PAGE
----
Rabbit Pose is the exact opposite, sister stretch of camel pose. It holds the same potential for release and rehabilitation but for the opposite, back side of the spine. In Rabbit Pose, we are folded forward, helping to prepare the body for the final postures of the series. Forward folding is always reflective for the physical and spiritual body as it promotes a feeling of calm and stability.
Begin sitting your hips on your heels with your knees together side by side. Place your hands on your heels, respectively, in the same position as camel (fingers on the inside, thumbs on the outside).
Tuck your chin to your chest, exhale your breath, and begin to roll down the spine, bone by bone, until your forehead touches your knees and your head touches the ground in front of your knees.
Grab your heels tight and begin to roll the spine up and forward, like a wheel. Keep your forehead as close as possible to the knees, helping to create the tightest round you can. Keep your shins pressing against the floor, your feet pressing against the floor, and your arms locked with your hands holding your heels.
Tighten the abdominal muscles and round the lower back up to the ceiling.
In full expression, your hips are over your knees from the side.
To exit, slowly let the hips find their seat on the heels, and roll up the spine bone by bone, allowing the head and neck to stay heavy until they naturally align as your roll up.
Rabbit Pose stretches the backside of the spine, increasing space, circulation, and nourishment to the intervertebral discs of the spinal column. In our most rounded position, we are stretching the kidneys and the lungs on the backside of the body to increase oxygen consumption. Tension of the back begins to clear, as the lower back gets a deep stretch and the shoulders and arms help to pull tension from the neck. Delicious!
Finally, we forward fold! Half-Tortoise Pose is a reflective, calming posture for our spinal column and our central nervous system. We softly fold into ourselves, allowing our breath to return under our rhythm and prepare for the most intense backbend of the series in the posture following this one. We stretch the spine equally on both sides and give the lungs a chance to recuperate.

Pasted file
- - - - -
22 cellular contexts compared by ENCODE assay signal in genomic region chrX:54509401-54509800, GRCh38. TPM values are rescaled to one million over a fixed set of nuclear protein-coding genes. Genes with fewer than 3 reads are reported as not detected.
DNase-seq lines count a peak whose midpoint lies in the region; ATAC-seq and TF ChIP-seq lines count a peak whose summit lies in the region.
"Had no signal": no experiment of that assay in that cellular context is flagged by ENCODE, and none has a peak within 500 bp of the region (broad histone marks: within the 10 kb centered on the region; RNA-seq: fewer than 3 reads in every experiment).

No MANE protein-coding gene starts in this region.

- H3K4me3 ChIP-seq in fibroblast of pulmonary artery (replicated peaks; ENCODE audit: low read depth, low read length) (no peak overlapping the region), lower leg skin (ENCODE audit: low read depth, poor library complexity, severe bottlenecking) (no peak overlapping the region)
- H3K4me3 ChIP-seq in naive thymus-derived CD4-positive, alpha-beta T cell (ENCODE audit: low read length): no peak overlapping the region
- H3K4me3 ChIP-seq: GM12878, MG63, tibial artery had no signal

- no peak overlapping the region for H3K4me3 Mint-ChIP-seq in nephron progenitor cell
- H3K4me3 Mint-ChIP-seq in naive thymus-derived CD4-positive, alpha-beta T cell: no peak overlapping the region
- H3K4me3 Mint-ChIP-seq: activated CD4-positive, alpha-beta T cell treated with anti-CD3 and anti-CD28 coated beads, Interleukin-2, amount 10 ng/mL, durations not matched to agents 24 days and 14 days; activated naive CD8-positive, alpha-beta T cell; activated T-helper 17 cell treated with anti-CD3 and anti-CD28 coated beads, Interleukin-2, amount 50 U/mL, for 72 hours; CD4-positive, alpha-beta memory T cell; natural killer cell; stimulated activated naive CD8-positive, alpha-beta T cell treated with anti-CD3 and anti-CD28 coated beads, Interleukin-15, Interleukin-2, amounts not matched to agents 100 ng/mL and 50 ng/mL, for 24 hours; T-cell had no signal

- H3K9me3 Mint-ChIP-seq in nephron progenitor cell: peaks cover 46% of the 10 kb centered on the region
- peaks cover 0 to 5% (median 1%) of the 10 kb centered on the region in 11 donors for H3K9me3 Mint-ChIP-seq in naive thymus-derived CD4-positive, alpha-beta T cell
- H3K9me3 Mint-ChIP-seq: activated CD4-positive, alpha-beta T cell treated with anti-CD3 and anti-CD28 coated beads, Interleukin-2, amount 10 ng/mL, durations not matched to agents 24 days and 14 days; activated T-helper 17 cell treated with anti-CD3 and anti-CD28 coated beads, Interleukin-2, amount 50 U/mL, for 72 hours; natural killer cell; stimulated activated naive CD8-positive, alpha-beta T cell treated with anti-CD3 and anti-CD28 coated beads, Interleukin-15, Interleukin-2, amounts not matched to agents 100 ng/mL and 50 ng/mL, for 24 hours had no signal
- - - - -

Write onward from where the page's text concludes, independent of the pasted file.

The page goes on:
Begin sitting your hips on your heels with your feet and knees touching side by side. Take a deep breath and bring both arms overhead sideways. Press your palms together overhead and cross your thumbs to make a prayer position. Stretch your arms in this position straight up to the ceiling, helping you to create a perfectly straight posture with your spine and torso.
Keeping your hips on your heels and your knees together, slowly bend forward at the waist. Control your descent, allowing your abdominal muscles to strengthen. Place your forehead on the ground, “bowing down,” and keep your hands/palms in prayer position, with straight arms stretching forward above your head. Only the baby-finger side of the hands should touch the ground.
Keep effort in your stretch forward, even though your body is folded against the thighs and your forehead is resting on the ground, in front of the knees.
When you exit the posture, try your best to keep the arms long, the spine straight, and your hips connected to the heels. We exit the way we enter, feeling long and lifted, despite the climb against gravity.
This pose helps to calm our central nervous system with and equalized stretch of the spine on both front and back sides. By continuously stretching the arms overhead while seated and also during the bow of the body, we are giving a subtle stretch to the lungs, increasing their elasticity so that we can prioritize more breath into the body. While folded, we are pressing the organs of the front side body against the heat of the thighs, helping to prepare these organs for a very deep stretch in the next pose.